The Record and the American Civil Liberties Union, as amicus curiae, contend that the refusal of the trial judge to allow the press to have copies of the transcripts which were being used by the court and counsel during pretrial hearings was error. Although the press apparently received copies of the transcripts which were used as evidence when they were actually introduced at trial, they did not have them at the time of the hearings and never received transcripts of any excluded recordings. As we have noted, the trial judge denied the motion because he believed that the transcripts were not part of the judicial record, since they were not yet actually entered as evidence.
In light of both New Jersey common law and recent federal and Supreme Court decisions under the First Amendment, we conclude that the refusal to provide the transcripts was error. It is the public policy of New Jersey to hold hearings
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in open court. State v. Hannah, 171 N.J. Super. 325, 330 (App.Div.1979). Open trials are also provided for by R. 1:2-1.
A request to hold the proceedings in camera was denied in the present case, pursuant to this policy of resorting to closed hearings only when there are no feasible alternatives, and the closure order is no more extensive than required. State v. Hannah, 171 N.J. Super. at 331-332. Prohibition of closed hearings except where the most exceptional circumstances have been affirmatively shown has been held to apply to pretrial hearings held to determine the audibility of recordings of conversations and the accuracy of transcripts made from those recordings. State v. Joyce, 160 N.J. Super. 419, 422-423 (Law Div.1978); aff'd sub nom. State v. De Bellis, 174 N.J. Super. 195, 198-199 (App.Div.1980). In fact, it has been noted that public access may be even more important in pretrial evidentiary hearings than at trial, since pretrial hearings are often crucial stages of trials and allegations of police misconduct may also arise at this time. United States v. Criden II, 675 F.2d 550, 556-557 (3 Cir.1982).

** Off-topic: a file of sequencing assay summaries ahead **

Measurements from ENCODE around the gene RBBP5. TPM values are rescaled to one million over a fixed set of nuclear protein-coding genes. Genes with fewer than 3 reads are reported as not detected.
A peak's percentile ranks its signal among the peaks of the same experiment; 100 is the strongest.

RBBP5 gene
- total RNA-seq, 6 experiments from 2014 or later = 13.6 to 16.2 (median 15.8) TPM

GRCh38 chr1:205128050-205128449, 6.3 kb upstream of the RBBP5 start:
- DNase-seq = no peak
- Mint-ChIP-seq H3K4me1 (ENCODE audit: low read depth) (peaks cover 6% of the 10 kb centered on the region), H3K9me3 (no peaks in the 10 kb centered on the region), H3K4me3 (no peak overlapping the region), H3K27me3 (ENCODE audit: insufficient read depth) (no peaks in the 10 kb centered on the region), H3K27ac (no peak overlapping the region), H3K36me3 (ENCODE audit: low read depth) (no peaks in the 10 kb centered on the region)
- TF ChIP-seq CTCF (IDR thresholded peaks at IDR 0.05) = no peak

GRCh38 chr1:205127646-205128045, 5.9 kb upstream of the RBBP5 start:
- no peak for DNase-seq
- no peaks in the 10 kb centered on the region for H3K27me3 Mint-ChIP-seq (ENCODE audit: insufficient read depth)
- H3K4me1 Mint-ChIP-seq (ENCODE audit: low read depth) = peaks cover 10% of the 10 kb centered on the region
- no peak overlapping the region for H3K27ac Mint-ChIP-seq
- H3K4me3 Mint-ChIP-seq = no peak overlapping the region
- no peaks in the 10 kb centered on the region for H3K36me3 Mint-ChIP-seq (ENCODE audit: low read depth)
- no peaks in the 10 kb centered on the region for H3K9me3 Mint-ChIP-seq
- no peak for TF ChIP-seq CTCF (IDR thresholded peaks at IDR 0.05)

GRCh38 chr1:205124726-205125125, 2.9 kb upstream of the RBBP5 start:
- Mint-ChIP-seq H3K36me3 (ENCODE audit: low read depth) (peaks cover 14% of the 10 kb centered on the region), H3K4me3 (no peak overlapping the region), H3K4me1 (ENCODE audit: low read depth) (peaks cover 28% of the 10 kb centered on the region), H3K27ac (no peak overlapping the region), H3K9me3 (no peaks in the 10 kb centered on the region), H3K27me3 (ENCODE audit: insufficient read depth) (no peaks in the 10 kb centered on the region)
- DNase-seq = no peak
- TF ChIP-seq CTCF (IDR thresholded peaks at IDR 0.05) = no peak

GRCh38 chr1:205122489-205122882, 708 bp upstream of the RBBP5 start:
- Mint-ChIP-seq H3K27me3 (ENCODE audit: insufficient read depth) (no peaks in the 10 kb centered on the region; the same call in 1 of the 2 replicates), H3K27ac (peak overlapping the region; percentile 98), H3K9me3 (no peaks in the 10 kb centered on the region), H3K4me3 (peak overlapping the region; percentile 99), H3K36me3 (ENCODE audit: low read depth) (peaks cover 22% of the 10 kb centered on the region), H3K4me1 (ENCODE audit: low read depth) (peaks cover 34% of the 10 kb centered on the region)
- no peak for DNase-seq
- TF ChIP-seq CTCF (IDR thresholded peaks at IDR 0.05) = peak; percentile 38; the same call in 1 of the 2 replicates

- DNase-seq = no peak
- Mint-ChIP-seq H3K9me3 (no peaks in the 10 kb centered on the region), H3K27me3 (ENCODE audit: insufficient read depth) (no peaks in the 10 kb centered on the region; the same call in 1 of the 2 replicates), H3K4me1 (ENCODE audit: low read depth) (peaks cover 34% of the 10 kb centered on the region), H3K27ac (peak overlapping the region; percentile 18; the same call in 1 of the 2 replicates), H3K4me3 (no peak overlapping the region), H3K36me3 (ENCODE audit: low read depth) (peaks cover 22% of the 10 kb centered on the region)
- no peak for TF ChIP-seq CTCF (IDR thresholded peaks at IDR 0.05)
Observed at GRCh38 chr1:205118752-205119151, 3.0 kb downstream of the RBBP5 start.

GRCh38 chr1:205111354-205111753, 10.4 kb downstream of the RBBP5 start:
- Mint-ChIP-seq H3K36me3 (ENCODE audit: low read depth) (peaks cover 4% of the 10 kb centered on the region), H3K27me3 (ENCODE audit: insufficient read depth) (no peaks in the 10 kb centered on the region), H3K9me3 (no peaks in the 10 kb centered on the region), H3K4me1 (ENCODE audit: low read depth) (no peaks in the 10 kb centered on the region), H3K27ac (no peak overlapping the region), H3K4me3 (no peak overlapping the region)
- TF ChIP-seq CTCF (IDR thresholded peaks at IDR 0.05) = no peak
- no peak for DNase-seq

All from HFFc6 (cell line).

Once proceedings take place in open court they are "matters of public record and the news media has an absolute right to report thereon." State v. Allen, 73 N.J. 132, 139 (1977). We think The Record is correct in contending that the press is effectively denied access when a trial judge deliberately denies them the means to understand the proceedings. The argument is especially strong here where there is no claim that the press should be excluded because there is a danger of prejudice. No balancing is required since the correctness of the trial judge's denial of the request to hold the evidentiary hearings in camera is not contested.